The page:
The numeric value of the letter AYIN is 70. Seventy is a significant number that shows up in Scripture in significant places.

Jacob's family, a total of 70, went down to Egypt (Genesis 46:27; Exodus 1:5; Deuteronomy 10:22).

When Jacob died, all Egypt mourned for him for 70 days (Genesis 50:3).

In Exodus 15:27 we read about Israel in the wilderness of Sinai, after they had passed through the Red Sea: "... they came to Elim where there were 12 springs of water and 70 date palms." Springs of water ... the Hebrew word for a spring is AYIN. And 70 date palms. The numeric value of AYIN is 70.

There were 70 elders of Israel (Exodus 24:1,9), and the traditional ruling Council of Israel, the Sanhedrin, comprised 70 men.

Judah was 70 years in exile in Babylon (see 2 Chronicles 36:21; Jeremiah 25:11-12; Jeremiah 29:10)

Daniel was told that 70 weeks, or 70 periods of 7, were decreed for Israel to finish with transgression.

And a 7th reference to 70 in Scripture is found in Psalm 90 verse 10, which says: "As for the days of our life, they contain 70 years ..." Seventy years in Hebrew is "shivim shanah". The numeric value of the phrase is 422 plus 355 which is 777, or 37 x 7 x 3.

To end this session, I want to draw your attention to a principle that Jewish rabbis follow as they study numeric patterns in the Torah. Words, or phrases, that have the same numeric value are usually related.

For example: LORD God: "Adonai YUD HEH VAV HEH", has a total numeric value of 91. There is a word for God found at Genesis 31:11 for example, "ha'Elohim", which also has a numeric value of 91.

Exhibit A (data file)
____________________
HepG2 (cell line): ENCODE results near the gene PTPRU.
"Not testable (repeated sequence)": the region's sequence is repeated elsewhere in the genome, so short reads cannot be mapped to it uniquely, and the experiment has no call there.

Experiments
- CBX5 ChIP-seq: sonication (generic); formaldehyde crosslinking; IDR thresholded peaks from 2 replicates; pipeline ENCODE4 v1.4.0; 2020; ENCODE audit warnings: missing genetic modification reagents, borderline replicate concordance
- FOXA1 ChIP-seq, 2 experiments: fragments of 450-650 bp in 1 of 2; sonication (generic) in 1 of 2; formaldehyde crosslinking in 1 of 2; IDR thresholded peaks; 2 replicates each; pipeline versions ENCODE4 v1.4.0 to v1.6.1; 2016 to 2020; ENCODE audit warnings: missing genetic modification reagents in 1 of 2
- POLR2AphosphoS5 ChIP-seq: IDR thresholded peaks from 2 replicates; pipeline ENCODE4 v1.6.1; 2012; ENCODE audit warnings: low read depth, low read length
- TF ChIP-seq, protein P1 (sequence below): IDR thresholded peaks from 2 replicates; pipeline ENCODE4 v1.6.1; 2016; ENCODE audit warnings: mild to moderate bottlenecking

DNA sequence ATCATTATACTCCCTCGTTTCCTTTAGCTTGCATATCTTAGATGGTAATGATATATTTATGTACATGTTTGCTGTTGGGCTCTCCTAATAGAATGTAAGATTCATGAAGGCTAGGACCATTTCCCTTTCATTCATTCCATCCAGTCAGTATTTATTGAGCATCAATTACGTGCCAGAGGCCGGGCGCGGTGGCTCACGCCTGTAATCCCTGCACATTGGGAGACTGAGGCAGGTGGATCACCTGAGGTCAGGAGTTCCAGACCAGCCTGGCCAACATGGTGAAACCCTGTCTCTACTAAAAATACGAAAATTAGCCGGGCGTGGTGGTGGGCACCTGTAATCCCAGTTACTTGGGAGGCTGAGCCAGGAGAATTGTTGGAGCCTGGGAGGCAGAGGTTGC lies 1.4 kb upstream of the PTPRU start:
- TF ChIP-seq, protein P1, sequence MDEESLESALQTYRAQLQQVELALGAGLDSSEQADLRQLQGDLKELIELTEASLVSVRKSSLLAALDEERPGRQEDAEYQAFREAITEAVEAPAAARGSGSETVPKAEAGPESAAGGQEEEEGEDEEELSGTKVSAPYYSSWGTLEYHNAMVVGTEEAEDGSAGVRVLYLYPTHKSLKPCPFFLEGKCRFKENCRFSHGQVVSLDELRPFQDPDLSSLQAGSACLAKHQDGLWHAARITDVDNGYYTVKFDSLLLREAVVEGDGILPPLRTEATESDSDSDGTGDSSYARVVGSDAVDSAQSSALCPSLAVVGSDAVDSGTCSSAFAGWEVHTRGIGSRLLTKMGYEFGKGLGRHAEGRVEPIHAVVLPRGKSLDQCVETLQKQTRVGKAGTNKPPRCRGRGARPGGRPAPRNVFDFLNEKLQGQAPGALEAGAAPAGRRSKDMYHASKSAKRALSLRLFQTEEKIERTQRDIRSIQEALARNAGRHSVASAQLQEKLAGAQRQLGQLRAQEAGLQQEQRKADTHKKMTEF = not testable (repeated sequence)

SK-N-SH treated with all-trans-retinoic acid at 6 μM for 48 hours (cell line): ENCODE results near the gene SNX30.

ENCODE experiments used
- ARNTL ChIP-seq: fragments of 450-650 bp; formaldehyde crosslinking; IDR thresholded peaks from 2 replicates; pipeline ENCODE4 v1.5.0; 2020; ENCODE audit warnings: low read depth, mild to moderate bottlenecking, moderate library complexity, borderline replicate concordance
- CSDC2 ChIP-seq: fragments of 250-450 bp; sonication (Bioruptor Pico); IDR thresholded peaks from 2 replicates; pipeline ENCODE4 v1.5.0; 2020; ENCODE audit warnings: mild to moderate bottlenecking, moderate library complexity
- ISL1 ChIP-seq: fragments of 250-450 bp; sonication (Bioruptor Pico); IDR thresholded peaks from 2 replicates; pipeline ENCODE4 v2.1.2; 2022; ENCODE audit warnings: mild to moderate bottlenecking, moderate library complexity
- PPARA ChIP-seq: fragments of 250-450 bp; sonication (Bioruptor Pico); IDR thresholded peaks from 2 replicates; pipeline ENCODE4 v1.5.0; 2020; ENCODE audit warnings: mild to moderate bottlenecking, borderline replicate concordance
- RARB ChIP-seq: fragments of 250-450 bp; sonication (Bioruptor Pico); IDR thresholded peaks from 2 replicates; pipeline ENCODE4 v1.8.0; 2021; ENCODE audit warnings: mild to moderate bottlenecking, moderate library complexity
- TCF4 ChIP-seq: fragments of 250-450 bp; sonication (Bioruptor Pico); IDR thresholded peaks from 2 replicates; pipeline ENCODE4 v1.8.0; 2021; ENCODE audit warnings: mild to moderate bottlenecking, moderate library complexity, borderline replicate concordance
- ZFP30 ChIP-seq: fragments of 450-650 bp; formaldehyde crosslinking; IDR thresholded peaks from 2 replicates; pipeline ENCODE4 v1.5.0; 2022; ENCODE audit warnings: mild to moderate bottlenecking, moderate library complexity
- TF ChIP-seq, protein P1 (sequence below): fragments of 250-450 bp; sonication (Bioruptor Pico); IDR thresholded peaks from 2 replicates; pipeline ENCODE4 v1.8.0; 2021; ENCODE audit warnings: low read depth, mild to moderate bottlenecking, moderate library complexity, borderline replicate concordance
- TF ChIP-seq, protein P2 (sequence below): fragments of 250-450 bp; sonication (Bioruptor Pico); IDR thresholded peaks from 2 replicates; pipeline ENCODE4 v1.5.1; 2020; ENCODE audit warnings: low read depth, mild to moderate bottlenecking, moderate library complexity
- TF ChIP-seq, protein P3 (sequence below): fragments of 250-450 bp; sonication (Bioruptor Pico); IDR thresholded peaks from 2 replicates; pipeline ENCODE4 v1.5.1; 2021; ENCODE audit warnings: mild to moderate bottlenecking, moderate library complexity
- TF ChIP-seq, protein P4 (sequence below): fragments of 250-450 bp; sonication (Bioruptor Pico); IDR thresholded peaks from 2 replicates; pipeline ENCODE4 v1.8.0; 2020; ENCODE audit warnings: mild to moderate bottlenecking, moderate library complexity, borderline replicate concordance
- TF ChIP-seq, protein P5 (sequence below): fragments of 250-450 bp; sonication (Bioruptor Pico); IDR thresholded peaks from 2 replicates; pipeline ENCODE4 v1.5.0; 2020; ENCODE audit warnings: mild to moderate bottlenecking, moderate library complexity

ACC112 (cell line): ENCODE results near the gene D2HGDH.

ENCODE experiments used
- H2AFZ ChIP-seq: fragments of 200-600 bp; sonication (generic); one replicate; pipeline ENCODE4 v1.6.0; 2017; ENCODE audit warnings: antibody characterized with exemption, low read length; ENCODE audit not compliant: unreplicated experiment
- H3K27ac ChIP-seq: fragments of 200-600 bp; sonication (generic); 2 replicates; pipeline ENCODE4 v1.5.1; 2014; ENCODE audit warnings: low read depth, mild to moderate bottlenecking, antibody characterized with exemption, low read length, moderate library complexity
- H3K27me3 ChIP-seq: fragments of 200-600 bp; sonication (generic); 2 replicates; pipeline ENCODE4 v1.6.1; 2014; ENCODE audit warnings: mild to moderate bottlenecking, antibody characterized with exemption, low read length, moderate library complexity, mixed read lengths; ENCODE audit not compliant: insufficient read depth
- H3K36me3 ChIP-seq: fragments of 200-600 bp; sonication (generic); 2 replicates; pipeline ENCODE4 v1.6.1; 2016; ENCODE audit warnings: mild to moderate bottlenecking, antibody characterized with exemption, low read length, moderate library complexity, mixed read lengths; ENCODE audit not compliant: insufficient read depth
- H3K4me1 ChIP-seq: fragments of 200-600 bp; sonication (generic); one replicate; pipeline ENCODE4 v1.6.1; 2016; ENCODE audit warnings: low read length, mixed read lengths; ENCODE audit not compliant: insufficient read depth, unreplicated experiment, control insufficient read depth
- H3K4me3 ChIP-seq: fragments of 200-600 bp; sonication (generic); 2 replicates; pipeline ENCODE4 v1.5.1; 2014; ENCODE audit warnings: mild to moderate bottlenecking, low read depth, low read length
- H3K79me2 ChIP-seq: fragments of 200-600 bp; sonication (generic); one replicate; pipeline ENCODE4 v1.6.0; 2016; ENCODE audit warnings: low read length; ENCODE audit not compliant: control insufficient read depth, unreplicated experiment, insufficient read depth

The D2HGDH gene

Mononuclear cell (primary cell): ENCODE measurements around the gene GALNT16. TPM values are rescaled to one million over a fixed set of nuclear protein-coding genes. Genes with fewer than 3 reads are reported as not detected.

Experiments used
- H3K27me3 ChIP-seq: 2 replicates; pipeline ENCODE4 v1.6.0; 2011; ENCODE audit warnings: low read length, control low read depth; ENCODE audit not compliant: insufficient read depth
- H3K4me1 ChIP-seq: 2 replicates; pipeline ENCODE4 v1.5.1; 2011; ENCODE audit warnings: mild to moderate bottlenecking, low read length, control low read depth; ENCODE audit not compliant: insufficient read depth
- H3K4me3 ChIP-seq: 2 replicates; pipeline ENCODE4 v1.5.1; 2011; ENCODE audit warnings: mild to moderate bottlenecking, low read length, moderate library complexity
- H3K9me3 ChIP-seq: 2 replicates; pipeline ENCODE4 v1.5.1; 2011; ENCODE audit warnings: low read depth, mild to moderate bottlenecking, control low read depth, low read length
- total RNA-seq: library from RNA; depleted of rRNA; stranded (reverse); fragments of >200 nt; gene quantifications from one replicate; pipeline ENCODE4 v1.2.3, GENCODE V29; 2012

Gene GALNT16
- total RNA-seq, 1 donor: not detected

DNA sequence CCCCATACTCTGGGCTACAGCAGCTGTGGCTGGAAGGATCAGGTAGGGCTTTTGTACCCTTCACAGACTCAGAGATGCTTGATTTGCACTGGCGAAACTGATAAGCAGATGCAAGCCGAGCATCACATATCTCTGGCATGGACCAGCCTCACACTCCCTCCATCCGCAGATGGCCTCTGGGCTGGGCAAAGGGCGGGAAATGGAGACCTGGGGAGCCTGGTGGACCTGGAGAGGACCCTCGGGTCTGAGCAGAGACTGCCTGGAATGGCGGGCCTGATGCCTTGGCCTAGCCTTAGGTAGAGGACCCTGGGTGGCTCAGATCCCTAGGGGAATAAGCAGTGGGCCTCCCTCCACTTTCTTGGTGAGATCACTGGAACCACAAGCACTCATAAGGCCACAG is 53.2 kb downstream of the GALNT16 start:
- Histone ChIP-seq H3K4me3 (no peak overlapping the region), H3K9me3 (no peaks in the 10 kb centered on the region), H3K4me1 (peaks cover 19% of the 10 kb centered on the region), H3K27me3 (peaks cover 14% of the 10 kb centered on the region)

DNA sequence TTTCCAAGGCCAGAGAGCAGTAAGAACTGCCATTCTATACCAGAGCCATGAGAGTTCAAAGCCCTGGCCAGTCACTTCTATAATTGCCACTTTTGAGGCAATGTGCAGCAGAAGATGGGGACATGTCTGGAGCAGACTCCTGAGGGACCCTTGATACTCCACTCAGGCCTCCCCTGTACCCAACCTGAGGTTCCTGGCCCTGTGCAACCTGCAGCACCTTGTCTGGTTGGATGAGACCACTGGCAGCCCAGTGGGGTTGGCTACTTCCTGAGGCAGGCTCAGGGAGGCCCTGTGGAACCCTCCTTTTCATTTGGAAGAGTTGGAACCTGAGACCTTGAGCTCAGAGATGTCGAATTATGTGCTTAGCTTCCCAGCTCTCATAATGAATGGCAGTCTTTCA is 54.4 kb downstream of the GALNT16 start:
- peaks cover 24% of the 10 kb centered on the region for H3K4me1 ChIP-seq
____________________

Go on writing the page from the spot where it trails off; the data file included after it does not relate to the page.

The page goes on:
And so does the phrase, "the LORD his trust", found at Jeremiah 17 verse 7 ... "Adonai mivtacho".

And so does "Servant of the LORD" ... "Ovadiah".

And so does the phrase, "Son honours Father", which we find at Malachi chapter 1 verse 6 ... "Ben ye'kavod av".

And so does the word: "Amen". All of which tells us a little something about the thought behind the word that we use at the end of prayers ... AMEN. It is from the Hebrew root for FAITH and TRUST ... but it is also an expression that is close to the heart of the Father and of the Son. (See pdf Related words and phrases for more examples)

Here is something interesting. The word "wine" in Hebrew is "ya'in" (YUD YUD NUN). The numeric value of the word is 70. "Secret" in Hebrew is "sod" (SAMECH VAV DALET), and the numeric value of the word is also 70.

We are familiar with the Latin expression, "in vino veritas", meaning "in wine is truth", implying that someone who drinks too much wine is liable to blurt out the truth. And in modern Hebrew they have a similar expression, with the added interest that both the wine which may cause someone to reveal a secret, and the word "secret", have the same numeric value – 70.

I close with this. In the New Testament, the Greek word for "God" is "Theou", which has a numeric value of 484, which is 22 x 22. There are 22 letters in the Hebrew alphabet, and every one of those letters points to Jesus in some form of His work or person. And the Greek New Testament word for "holy" is "agiou", which also has a numeric value of 484, which is 22 x 22. And our God certainly is holy.

Now think about this: Revelation chapter 13 verse 18 says that the "number of the beast is 666". And the Greek New Testament word "paradosis" also has a numeric value of 666. And "paradosis" means "tradition".

The Christian faith is not about rules ... it is not about rituals ... and it is not about tradition. It is about a relationship with Jesus, the Good Shepherd. The One who died for you, Who cares for you, Who watches over you.

Going to the next level

With understanding of Hebraic thought and awareness of design elements in the Scriptures, we take you on a journey of growth in Christ Jesus.

The seminar “Bringing sons to glory” starts with Session 1: “You are gods” What did Jesus mean? ... and continues through the Psalms of Ascent.

This series will increase your knowledge of biblical Hebrew.